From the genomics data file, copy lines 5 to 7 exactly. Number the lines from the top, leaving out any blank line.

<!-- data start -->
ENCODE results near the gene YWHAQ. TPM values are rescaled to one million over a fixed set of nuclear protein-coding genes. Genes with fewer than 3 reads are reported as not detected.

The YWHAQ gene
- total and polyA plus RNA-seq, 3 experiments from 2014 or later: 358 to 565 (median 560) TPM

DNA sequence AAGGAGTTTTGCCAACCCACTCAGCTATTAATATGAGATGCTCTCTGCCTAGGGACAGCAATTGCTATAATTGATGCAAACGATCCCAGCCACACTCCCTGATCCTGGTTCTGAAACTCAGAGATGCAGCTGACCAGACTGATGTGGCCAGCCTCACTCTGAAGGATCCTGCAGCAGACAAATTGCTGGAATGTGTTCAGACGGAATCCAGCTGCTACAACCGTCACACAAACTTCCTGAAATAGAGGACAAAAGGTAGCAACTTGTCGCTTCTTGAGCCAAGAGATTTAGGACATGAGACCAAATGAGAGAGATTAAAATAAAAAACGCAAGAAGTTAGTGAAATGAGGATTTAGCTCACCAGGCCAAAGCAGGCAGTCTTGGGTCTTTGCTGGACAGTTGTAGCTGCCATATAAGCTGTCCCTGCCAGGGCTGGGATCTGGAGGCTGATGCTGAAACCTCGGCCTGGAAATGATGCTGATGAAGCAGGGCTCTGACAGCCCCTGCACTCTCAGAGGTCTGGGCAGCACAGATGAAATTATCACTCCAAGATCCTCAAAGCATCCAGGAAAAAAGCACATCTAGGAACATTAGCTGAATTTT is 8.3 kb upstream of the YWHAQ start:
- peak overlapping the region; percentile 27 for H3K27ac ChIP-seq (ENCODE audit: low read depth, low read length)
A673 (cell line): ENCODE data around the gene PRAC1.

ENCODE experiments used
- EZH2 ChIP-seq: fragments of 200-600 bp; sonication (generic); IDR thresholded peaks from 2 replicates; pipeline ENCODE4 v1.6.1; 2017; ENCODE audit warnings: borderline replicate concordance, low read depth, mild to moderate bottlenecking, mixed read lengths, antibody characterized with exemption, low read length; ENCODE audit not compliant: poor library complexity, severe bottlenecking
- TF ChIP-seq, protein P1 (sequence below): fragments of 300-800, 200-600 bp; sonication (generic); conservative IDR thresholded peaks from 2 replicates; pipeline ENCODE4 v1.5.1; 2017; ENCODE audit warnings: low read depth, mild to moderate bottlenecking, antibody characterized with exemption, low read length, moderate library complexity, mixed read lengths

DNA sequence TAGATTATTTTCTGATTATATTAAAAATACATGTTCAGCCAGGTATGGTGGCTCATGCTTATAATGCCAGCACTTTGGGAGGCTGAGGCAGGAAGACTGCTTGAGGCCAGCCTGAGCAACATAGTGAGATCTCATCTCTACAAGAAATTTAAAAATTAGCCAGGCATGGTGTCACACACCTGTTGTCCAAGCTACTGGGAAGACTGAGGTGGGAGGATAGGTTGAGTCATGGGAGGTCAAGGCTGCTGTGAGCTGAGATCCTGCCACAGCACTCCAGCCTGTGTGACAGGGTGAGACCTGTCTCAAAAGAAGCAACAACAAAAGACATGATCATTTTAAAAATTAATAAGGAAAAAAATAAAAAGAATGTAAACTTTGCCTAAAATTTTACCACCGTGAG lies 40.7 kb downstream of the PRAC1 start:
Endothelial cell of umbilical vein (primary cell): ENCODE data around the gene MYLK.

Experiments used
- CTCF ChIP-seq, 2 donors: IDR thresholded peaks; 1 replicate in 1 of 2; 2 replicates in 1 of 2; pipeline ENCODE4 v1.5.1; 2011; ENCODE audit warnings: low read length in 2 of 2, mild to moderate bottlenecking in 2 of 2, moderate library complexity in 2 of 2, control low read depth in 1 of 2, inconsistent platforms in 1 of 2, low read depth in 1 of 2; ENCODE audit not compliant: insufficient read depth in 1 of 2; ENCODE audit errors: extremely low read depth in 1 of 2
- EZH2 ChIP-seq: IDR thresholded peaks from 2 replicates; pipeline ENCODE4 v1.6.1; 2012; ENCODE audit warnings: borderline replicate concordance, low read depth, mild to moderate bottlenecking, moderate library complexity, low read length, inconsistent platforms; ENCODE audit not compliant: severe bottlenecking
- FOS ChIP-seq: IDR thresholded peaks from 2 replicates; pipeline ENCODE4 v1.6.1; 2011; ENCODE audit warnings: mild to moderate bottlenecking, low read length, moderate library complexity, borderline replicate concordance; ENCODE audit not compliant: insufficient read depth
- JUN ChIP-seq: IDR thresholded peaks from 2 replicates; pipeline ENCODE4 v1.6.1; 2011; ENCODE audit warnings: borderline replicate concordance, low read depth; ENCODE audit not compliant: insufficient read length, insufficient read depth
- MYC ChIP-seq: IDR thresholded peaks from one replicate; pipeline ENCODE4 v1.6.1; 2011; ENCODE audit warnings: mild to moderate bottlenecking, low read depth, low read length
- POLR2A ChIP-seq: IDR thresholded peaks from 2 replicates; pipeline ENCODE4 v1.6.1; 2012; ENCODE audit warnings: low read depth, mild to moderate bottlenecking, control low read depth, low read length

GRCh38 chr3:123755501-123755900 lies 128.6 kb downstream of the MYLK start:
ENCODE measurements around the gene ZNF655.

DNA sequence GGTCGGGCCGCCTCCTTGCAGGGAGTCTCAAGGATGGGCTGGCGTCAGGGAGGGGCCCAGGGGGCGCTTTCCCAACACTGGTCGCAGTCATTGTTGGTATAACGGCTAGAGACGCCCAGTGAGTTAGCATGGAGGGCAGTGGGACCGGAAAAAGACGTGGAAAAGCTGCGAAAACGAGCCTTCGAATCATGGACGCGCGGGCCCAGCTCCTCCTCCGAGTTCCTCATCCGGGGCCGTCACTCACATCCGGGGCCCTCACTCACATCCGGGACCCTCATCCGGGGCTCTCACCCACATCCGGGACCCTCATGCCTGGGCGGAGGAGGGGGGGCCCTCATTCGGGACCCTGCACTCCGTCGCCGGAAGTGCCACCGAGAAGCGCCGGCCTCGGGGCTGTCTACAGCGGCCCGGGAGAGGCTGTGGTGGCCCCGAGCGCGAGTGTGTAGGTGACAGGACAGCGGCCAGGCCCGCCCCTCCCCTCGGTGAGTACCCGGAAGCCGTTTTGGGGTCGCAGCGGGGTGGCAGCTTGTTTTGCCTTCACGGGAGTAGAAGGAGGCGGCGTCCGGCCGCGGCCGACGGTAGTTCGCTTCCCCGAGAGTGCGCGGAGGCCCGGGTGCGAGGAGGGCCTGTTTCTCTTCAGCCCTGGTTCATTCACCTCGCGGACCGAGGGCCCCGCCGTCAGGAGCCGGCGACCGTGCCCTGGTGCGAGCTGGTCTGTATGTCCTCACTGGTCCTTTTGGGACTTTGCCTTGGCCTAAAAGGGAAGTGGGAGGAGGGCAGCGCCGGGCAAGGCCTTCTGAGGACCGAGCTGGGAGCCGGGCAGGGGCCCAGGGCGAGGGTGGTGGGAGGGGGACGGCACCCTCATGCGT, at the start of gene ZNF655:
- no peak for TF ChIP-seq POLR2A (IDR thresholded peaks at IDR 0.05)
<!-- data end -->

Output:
- peak overlapping the region; percentile 27 for H3K27ac ChIP-seq (ENCODE audit: low read depth, low read length)
A673 (cell line): ENCODE data around the gene PRAC1.

ENCODE experiments used